Last Updated on May 6, 2015, by eNotes Editorial. Word Count: 844
Strangers and Brothers is largely the life story of Lewis Eliot, who, like C. P. Snow, was born in 1905 in a small town (the thinly disguised Leicester). In several significant ways Eliot serves as Snow’s alter ego, though no strict one-to-one correspondence can be set up between the fictional and real persons. For example, Eliot had studied to become a lawyer, and Snow had studied to be a physicist. Many similarities exist as well: both were Labor Party members, had influential government positions, and were knighted. Furthermore, both managed to overcome lower middle-class family backgrounds to ascend to the heights of the British class structure.
As a sequence of novels, Strangers and Brothers is in the traditional of the roman-fleuve of such French writers as Honoré de Balzac and Marcel Proust, and of such English writers as Anthony Trollope and John Galsworthy. Snow has written that the idea for the series had a specific origin in time and place: New Year’s Day, 1935, in Marseilles, France, where he envisioned a multinovel treatment of a man’s life as a unified whole. At this time, he had started writing one of the novels, though he was unsure about whether it was the first of many more. He also had decided, early on, that each novel had to work on its own, apart from its place in the series. Indeed, the novels were published neither in their order of composition nor in their eventual place in Snow’s overarching design. Snow himself has divided the novels into those of “direct experience,” in which Eliot is the dominant character, and those of “observed experience,” in which Snow tells the stories of other principal characters. Time of Hope, Homecomings, and Last Things are examples of direct experience, and The Masters, The Affair, and Corridors of Power are examples of observed experience.
Some critics have praised Strangers and Brothers as Snow’s greatest achievement, and others have admired his unparalleled use of a first-person narrator in a panoramic novel. The American critic Alfred Kazin found the novels “remarkably intelligent.” Other reviewers have noted that the quality of the novels varies considerably, from the nearly universally praised The Masters and the award-winning Time of Hope and The New Men, to such problematic novels as Homecomings, George Passant, and The Sleep of Reason, the last of which Snow admitted gave him much trouble. Three of the novels, The Masters, The New Men, and The Affair, have been successfully adapted for the stage, and the entire sequence, with considerable simplification of plots and numbers of characters, became an extremely successful television series in England and the United States; it then garnered more critical praise when it appeared as a DVD set.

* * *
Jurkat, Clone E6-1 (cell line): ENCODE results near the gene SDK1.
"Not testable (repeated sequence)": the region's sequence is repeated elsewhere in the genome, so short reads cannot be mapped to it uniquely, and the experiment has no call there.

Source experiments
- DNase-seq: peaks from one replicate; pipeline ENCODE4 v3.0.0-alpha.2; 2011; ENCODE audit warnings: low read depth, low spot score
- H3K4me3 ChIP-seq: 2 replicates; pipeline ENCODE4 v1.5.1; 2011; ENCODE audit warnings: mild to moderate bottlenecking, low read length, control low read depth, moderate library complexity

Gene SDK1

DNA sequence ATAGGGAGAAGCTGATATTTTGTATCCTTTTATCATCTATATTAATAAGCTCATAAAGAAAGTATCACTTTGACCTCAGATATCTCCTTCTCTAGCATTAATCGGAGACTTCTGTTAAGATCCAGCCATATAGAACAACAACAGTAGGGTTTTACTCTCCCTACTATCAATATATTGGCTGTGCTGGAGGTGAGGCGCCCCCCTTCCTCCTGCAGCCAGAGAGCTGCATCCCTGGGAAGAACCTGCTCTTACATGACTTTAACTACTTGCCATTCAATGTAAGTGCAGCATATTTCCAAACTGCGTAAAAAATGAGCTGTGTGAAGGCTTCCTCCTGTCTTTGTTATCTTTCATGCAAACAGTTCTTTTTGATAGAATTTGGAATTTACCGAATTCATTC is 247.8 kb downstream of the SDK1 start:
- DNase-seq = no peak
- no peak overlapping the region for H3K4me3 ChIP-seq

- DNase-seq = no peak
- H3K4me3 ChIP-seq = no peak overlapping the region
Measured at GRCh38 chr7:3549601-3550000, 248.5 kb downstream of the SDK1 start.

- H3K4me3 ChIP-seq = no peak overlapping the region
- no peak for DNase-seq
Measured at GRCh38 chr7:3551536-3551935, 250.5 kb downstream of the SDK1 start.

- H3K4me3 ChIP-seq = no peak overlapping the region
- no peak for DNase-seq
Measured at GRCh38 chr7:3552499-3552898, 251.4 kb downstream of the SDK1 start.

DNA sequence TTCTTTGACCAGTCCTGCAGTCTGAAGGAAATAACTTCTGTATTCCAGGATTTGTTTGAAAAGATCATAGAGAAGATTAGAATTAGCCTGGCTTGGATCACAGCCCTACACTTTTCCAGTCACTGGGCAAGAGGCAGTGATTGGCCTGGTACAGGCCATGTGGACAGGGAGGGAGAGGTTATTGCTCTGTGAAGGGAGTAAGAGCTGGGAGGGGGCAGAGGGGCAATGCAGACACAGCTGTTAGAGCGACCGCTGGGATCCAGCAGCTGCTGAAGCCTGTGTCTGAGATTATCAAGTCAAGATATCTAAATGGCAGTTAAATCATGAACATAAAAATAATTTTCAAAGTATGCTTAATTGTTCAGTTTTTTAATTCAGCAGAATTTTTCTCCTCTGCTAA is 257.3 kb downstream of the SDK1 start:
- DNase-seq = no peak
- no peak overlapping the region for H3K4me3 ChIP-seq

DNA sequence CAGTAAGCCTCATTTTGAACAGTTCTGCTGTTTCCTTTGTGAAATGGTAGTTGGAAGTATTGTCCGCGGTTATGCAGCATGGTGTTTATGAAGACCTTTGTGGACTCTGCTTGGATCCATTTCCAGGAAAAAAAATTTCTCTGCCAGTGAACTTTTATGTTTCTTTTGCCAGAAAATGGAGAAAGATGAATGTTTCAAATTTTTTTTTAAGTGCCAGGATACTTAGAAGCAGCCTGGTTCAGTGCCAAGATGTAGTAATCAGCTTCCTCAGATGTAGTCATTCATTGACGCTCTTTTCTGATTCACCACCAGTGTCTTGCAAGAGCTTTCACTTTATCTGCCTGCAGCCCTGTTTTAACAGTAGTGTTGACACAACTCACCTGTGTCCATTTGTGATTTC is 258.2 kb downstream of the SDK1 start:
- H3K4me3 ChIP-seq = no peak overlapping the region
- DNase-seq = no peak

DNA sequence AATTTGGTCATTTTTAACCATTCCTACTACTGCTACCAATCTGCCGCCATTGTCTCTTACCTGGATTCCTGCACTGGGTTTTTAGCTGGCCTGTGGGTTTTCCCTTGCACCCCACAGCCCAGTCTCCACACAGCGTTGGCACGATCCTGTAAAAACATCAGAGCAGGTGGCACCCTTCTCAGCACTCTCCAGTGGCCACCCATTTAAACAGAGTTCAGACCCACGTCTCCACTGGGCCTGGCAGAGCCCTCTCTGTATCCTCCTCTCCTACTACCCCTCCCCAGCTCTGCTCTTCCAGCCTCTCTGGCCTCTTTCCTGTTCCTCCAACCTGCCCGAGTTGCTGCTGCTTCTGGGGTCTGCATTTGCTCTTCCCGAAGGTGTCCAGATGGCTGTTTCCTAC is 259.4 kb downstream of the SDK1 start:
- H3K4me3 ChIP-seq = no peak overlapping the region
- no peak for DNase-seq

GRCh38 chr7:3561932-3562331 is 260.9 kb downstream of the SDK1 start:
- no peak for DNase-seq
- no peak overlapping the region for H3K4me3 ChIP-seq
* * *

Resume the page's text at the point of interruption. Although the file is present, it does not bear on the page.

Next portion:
It is understandable that, for such a massive project written over the course of thirty-five years, inconsistencies, factual errors, and other problems such as jarring differences in language crop up. Snow had attempted to remedy these problems in an omnibus edition of the series published in 1972. Nevertheless, several critics who commented on the entire cycle continued to be bothered by Snow’s style of writing, which they characterized as leaden, boring, prosaic, and unemotional. Others came to Snow’s defense, pointing out that his realistic presentation of facts was in keeping with such classic novelists as Trollope, whom Snow admired. Although Snow was a contemporary of such experimental stylists as Ernest Hemingway and William Faulkner, he was never attracted to modernism, theirs or that of other writers. Some have traced his direct, objective, and honest style to his background as a physicist.
Several scholars have noted that Snow is particularly successful in the novels involving subjects intimately related to his life experiences. As a trained physicist, he is believable and insightful in handling the careers and concerns of scientists. As a “poor boy” from the lower classes who made something of himself, he has an outsider’s sensitivity to the weaknesses and incongruities of the hierarchical British social system. As a highly honored statesman, he has an understanding of the private and public functioning of politics. As the author of the controversial book The Two Cultures and the Scientific Revolution (1959), this self-described scientific humanist has been able, through his life and work, to bridge the gap between humanistic and scientific cultures. This book provoked a polemic from the literary critic F. R. Leavis, who, with a small number of like-minded scholars, were unwilling to accept Snow into the family of major novelists.
Complicating Snow’s achievement has been prejudice against his liberal political views, although a growing number of critics accept his adroit management of strongly antagonistic political views in his novels. Young critics tend to think of Snow as old-fashioned, while critics from Snow’s era appreciate that he had the courage and expertise to tackle subjects—such as the interactions among science, technology, and politics—that other novelists neglected. Some even predict that, as the influence of science and technology grows, the appreciation of Snow’s achievement in Strangers and Brothers is also destined to expand and deepen.
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